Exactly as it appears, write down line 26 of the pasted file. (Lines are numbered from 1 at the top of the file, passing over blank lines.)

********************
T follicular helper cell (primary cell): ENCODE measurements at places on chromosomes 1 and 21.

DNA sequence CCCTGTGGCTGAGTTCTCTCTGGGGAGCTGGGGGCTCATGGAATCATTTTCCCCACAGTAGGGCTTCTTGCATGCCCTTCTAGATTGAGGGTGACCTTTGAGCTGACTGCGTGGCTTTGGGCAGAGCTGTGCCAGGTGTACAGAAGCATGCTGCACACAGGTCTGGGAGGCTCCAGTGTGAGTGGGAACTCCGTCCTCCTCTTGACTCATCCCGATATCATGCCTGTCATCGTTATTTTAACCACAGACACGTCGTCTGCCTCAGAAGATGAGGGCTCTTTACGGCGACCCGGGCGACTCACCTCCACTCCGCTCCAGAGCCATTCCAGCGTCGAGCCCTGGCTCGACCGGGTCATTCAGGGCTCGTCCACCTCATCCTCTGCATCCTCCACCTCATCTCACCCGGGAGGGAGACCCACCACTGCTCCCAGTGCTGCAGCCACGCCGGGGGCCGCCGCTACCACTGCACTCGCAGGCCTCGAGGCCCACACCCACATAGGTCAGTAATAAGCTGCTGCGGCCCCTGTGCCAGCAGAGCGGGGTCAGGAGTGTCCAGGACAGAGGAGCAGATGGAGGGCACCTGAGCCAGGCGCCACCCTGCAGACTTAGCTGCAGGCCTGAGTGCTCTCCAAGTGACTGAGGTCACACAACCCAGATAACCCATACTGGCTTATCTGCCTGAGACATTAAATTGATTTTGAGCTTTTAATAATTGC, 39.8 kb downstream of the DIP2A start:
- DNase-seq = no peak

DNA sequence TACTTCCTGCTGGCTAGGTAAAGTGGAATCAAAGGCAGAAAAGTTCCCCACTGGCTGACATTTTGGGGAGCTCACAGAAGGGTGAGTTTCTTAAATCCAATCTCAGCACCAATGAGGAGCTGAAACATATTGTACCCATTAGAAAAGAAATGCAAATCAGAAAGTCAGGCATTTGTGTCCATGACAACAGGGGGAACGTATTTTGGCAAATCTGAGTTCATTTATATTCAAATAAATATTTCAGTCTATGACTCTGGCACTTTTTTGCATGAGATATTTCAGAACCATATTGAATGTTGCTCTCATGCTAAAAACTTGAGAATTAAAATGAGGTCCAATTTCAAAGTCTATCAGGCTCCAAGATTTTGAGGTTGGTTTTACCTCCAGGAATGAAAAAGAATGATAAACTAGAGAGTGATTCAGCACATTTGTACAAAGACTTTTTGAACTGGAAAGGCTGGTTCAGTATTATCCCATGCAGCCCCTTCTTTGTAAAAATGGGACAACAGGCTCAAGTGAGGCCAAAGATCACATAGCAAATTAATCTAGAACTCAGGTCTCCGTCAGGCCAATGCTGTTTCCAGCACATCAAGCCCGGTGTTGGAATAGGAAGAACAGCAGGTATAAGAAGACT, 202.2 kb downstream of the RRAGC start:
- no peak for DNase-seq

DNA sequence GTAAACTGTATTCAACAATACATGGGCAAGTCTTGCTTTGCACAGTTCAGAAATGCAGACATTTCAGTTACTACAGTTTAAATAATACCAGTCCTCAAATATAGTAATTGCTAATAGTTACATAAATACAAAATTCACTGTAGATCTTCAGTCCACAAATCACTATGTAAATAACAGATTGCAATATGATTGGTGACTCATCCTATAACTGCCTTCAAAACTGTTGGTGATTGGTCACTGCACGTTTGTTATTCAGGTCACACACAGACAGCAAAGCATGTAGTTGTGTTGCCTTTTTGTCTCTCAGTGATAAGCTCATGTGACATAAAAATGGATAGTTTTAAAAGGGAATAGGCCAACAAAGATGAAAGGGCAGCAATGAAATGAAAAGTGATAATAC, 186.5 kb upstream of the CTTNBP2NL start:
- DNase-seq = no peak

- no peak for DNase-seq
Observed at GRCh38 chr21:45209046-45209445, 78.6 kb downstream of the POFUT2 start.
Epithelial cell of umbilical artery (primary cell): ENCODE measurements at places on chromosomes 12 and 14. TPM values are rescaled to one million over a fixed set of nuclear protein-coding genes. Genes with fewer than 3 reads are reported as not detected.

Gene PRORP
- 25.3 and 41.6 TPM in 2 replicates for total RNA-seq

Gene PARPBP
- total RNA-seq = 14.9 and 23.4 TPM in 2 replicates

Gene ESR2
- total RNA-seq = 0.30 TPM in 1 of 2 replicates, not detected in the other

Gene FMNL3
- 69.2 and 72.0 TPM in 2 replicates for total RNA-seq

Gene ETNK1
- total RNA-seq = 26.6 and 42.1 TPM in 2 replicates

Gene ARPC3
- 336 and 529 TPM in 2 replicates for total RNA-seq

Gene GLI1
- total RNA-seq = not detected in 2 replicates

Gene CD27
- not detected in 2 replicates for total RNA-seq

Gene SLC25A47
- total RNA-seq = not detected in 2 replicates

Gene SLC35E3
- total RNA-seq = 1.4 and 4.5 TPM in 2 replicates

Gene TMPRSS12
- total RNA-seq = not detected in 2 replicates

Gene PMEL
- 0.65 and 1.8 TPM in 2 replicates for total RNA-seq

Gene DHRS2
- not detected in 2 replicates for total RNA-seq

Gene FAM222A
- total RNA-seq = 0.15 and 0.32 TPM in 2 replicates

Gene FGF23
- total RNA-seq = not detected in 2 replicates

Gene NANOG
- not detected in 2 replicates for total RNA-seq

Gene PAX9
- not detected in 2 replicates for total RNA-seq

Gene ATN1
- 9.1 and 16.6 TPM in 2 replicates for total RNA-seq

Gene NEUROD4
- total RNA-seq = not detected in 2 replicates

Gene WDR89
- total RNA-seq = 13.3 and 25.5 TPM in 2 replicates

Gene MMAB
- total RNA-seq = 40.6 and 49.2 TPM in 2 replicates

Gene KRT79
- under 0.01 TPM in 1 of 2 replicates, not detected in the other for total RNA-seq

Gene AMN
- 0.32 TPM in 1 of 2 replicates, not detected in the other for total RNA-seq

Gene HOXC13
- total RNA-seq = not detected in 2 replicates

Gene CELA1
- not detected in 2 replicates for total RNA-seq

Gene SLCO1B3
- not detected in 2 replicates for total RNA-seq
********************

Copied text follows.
- not detected in 2 replicates for total RNA-seq